Whale corpses that wash up on shore turn out to be full of plastic. It’s hard to tell if that’s what killed them or not, and we have no idea how much plastic is in whales that don’t wash up, or in smaller ocean creatures that decay before anybody can examine them.


My annual dose of humility: the NYT’s 100 Notable Books of the Year list. This year I’ve read five, which is more than my usual two: The Age of Surveillance Capitalism by Shoshana Zuboff, The Education of an Idealist by Samantha Power, Fall by Neal Stephenson, The Institute by Stephen King, and The Nickel Boys by Colin Whitehead.

The Nickel Boys, I will point out, has one of the great opening lines: “Even in death, the boys were trouble.”

I would have added Ta-Nehisi Coates’ The Water Dancer to the list. I haven’t finished Erin Morgenstern’s The Starless Sea, yet, but it also seems like a worthy novel. (If you have a 2019 book to add, leave a comment.)


CBS reports:

Caliburn International, a corporation with billions of dollars in government contracts, has scrapped plans to host a holiday party at the Trump National Golf Club in Virginia.

Some of those contracts involve “holding unaccompanied migrant children in government custody”. Former Trump Chief of Staff John Kelly is on Caliburn’s board. Somebody apparently decided that the appearance of corruption in this party was a little too obvious.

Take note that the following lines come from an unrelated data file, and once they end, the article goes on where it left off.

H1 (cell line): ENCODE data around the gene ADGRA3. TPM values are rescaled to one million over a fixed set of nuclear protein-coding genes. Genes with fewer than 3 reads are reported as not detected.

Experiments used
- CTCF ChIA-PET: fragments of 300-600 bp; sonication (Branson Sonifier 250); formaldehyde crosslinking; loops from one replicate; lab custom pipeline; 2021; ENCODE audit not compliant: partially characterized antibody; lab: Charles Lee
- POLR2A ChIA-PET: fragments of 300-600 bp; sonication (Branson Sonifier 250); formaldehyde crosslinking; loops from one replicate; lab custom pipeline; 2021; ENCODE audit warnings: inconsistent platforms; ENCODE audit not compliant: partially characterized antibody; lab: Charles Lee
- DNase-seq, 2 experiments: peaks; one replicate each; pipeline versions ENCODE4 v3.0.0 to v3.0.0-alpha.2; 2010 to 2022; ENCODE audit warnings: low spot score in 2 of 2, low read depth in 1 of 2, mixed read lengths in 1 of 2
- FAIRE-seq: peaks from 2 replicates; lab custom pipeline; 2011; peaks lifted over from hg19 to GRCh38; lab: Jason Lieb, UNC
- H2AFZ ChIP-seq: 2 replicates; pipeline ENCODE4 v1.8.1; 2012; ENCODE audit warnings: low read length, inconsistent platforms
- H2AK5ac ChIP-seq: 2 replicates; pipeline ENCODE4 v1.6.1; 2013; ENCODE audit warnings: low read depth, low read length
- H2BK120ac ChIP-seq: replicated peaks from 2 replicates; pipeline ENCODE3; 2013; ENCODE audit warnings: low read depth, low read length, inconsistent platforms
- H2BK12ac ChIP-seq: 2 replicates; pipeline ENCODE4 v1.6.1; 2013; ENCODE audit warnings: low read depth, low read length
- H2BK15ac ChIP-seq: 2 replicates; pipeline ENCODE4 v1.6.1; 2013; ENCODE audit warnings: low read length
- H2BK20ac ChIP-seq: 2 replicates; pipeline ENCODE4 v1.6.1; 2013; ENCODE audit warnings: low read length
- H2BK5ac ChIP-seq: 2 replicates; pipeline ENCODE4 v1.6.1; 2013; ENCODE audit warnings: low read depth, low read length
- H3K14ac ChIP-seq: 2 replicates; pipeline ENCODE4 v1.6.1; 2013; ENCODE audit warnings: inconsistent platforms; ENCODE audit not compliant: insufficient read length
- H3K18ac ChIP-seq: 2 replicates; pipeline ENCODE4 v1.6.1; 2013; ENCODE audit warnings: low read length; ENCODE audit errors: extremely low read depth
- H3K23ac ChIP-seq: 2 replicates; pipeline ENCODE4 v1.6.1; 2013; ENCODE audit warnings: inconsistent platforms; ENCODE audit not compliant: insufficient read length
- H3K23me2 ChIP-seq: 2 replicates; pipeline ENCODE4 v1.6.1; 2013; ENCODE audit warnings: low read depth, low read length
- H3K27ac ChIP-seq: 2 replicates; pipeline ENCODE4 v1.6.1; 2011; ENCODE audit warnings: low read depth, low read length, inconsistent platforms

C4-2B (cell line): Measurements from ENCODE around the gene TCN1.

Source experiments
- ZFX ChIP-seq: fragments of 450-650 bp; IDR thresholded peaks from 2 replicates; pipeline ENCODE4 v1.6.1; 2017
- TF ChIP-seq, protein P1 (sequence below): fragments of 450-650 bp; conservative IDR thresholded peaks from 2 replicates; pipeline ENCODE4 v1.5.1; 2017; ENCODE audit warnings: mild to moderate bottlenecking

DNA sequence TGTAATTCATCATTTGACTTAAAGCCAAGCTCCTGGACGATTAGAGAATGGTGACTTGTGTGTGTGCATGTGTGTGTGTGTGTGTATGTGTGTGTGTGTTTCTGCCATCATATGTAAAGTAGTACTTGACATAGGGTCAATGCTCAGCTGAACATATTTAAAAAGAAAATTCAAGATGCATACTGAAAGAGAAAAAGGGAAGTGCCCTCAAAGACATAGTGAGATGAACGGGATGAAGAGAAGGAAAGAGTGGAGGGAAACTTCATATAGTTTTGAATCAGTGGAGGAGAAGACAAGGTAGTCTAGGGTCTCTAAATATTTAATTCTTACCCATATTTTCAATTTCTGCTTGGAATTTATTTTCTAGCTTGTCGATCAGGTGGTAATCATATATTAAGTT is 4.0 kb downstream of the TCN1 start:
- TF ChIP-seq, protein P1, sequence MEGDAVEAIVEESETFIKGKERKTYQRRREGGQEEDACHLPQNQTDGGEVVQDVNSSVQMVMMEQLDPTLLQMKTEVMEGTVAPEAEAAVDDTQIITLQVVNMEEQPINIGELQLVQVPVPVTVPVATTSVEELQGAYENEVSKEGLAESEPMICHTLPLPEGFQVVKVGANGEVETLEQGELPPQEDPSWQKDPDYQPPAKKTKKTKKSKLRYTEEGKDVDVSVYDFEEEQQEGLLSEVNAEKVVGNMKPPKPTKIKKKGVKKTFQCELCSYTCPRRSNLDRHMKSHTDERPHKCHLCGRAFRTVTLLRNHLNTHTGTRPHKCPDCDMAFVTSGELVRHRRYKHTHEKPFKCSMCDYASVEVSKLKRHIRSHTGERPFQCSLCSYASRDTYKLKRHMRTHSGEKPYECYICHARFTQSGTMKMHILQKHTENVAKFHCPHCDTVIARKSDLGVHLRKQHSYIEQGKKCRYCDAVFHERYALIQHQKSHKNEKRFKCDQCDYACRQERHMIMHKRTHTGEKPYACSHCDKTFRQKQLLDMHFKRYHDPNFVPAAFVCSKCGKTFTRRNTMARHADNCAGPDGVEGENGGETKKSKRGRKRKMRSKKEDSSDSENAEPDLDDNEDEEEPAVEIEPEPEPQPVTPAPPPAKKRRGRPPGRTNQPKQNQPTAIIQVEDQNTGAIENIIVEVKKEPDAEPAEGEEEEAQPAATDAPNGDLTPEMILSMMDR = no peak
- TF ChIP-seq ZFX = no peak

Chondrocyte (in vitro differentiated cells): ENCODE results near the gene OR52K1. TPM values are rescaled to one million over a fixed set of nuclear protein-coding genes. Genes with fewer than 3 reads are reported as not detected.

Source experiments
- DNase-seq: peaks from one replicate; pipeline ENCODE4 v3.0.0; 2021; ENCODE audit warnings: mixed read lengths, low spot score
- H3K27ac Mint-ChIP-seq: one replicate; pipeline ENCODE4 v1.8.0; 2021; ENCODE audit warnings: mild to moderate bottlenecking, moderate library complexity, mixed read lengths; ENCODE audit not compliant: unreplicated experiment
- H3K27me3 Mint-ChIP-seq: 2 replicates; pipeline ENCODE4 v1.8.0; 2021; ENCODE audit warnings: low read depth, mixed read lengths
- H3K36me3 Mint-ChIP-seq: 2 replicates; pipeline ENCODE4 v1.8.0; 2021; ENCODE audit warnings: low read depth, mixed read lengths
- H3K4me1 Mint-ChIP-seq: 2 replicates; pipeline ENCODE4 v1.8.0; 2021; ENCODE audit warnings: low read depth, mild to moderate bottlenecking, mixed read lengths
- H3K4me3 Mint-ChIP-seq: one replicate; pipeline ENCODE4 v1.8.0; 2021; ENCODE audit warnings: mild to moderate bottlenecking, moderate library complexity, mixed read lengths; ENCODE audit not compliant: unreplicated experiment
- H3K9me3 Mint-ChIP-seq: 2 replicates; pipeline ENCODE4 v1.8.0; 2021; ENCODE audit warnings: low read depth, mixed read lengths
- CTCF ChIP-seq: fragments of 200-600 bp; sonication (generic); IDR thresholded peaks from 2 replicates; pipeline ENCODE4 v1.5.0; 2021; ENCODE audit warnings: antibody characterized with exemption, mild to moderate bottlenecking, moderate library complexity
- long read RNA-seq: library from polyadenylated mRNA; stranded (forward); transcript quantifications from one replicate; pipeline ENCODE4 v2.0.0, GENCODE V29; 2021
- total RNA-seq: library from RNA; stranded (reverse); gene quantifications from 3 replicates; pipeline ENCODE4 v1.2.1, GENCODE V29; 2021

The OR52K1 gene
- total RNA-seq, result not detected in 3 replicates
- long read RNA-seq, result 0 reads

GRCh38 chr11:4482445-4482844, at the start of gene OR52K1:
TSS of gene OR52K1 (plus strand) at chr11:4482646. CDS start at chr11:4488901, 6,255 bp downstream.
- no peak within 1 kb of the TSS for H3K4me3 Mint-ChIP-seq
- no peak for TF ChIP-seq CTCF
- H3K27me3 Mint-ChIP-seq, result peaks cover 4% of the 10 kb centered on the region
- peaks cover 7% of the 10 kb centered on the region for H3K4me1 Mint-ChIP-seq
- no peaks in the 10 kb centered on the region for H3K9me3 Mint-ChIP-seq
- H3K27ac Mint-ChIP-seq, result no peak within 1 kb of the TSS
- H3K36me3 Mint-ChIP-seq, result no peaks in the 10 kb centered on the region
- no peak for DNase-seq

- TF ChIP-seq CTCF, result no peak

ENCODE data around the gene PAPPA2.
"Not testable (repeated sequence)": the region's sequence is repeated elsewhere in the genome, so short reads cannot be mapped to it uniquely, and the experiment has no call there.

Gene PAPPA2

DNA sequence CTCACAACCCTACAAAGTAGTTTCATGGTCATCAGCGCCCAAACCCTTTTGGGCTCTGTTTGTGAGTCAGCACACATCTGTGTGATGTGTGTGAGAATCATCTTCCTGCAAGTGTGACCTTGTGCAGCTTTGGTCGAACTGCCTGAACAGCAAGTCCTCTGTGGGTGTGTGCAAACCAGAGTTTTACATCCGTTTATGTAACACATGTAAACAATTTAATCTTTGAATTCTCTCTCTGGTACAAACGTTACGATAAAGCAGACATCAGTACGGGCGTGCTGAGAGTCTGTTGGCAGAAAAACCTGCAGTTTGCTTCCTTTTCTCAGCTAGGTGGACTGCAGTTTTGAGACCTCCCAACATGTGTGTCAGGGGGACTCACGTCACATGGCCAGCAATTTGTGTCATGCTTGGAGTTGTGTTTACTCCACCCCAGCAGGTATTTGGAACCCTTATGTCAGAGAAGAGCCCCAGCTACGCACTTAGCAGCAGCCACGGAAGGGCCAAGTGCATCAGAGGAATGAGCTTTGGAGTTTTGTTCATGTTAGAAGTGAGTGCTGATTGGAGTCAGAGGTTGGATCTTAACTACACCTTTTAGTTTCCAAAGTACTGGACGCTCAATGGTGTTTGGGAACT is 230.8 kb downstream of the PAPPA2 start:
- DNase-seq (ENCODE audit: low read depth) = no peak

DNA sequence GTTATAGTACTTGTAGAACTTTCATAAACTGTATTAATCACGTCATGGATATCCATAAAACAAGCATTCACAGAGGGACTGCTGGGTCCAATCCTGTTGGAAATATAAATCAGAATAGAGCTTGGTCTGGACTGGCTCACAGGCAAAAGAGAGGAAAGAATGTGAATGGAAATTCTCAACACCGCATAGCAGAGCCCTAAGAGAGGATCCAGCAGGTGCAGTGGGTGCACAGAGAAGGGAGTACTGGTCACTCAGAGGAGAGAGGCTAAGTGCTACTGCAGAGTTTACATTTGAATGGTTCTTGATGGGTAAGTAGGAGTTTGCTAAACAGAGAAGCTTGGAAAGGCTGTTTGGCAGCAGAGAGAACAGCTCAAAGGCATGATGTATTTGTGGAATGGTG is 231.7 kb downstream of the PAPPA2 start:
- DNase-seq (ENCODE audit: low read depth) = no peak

Cartoonist Damian Alexander relates an interesting point about his upbringing: It was OK for girls to admire male characters in fiction or history, but not for boys to admire female characters. A girl might want to be like Spider-Man, but it was weird if a boy wanted to be like Wonder Woman. Alexander comments: “Not allowing boys to look up to and aspire to be like women leads them to believe women are unworthy of admiration.”

I remember the same thing, and I wonder if American childhood has significantly changed.

and let’s close with a series of unfortunate misunderstandings

When you ask a PhotoShop expert for help, make sure you’re clear about what you really want.

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Comments

  • Anonymous  On December 3, 2019 at 8:17 am

    Personally, I think that Governor Bullock might have gotten more traction if he’d focused less on having won in red state and more on what he’s done in Montana to address the money in politics problem. They passed a law that required that beginning a certain time in advance of an election all political ads had to clearly show who paid for them. And low and behold when they reached that time period all the outside political ads just disappeared.

  • Dale Moses  On December 3, 2019 at 2:00 pm

    The reason that trump withheld aid to Lebanon is so that he could say “see we do this all the time!”

  • rmkorama  On December 4, 2019 at 12:58 pm

    Random note: Harry is with CNN now. Still miss him on the 538 politics podcast.